It was a gray damp day when we made our fifth and final paddle on our quick road trip. Kittery: we'd be paddling at the start of Maine. Fun fact - Kittery is just about half the distance from Mystic CT to Bangor ME.
Kittery’s town ramp at Pepperell Cove has limited pier parking. Dorcas Miller’s Kayaking the Maine Coast provides several alternative parking arrangements, but on a rainy day in May, we parked on the pier directly across from the ramp. There at the ramp was a sign with manila envelopes listing the launch fees; $5/vessel emphasizing that all boaters must pay. Reluctantly, I filled out the lines and brought the envelope to the Harbormaster’s Office. I felt slightly better when the Harbormaster pulled up as I deposited the envelope in his door.
The Piscataqua River and Portsmouth Harbor are known for strong currents. We thought launching near low tide would minimize that problem. We had planned an earlier launch, but morning fog delayed us, and as a result we launched at dead low. It was a muddy slog to the water.
Portsmouth Harbor is crowded with forts and lighthouses. We were starting off beside one, Fort McClary. Fort McClary features a blockhouse style fort. Forts have been manned at that location in five different wars.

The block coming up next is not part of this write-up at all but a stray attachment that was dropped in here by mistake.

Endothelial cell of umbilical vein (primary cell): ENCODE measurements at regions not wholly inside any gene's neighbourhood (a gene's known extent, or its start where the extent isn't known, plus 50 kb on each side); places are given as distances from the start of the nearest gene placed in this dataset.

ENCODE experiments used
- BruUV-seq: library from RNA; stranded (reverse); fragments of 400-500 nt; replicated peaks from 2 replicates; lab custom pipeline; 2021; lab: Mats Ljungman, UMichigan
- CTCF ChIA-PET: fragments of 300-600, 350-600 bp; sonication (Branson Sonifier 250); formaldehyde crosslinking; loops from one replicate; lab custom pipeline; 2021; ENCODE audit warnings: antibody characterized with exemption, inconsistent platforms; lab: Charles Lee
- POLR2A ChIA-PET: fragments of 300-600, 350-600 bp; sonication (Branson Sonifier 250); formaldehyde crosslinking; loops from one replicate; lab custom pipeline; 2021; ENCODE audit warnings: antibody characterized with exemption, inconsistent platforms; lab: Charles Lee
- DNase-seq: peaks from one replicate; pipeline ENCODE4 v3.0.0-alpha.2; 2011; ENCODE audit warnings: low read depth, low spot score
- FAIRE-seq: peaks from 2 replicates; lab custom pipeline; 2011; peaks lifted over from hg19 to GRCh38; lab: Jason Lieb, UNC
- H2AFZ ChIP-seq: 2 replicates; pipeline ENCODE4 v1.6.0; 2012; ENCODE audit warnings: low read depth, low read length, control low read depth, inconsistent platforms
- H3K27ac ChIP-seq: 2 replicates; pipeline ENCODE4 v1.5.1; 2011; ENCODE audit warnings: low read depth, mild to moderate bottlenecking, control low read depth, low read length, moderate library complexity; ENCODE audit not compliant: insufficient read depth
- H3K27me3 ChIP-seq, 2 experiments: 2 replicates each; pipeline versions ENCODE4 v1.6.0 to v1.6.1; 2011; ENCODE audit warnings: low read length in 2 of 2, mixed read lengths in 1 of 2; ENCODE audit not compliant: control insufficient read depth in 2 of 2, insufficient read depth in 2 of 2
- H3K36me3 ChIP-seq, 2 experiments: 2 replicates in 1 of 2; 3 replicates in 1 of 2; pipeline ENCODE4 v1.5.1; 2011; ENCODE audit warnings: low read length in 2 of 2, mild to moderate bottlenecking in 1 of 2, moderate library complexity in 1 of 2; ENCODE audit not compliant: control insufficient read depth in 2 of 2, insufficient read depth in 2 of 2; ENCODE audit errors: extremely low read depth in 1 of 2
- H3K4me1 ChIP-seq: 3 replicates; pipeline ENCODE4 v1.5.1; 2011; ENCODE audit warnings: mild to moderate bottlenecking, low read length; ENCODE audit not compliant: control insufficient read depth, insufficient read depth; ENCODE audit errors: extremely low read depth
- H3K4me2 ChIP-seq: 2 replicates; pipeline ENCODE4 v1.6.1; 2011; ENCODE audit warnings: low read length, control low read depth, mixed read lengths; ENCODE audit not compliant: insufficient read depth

Fort Foster was just a short hop away. It appeared to be a World War II era fort; more history for Fort Foster is listed here.
Just off shore from Fort Foster was Wood Island and the old Portsmouth Harbor Lifesaving Station. A group has been formed to try and preserve the building. Our cursory inspection indicated they had quite a challenge ahead of them.
Whaleback Light was our next destination, a lovely lighthouse and home to several eiders.
A short hop back toward Wood Island and we were off to New Hampshire and Fort Stark at the Jaffery Point tip of Castle Island. I’d been to most of the forts in the area, but never Fort Stark, so we landed there.
The beach was quite odoriferous, so much so that I found myself scouting the shore for an overflowing pipe. I didn't see anything but residences and parks, so I hope these lovely seaweeds were the source.
Fort Stark's history is here, it's served many purposes through the years, but what we saw was a WWII watch tower, now significantly deteriorated.
It looked like it would be a great set for filming post-apocalyptic cage matches.
And while we were wandering over the hill (buildings are fenced off) a hawk flew by and landed, eager to pose for us.
|Juvenile Red Shouldered Hawk??|
We took no pictures of Fort Langdon but here’s one of Fort Constitution and Portsmouth Harbor Light, located beside a Coast Guard Station.
That's five forts and two lighthouses. There are two more historic forts in the area, Fort Dearborn at Odiorne State Park in NH and Fort Sullivan, ME. Fort Sullivan is now incorporated into the Portsmouth Naval Shipyard and off limits to visitors.
Summary: Launch at Kittery Town dock at Pepperell Cove, off Rte 103. $5 fee per boat to launch. Limited parking. A restroom at the Harbormaster’s Station, which was not open the day we were there. Our paddle was about 6 miles, and took 2 hours, including wandering through Fort Stark. Launched at low tide to avoid currents. Harbor can be busy with vessels of all sizes.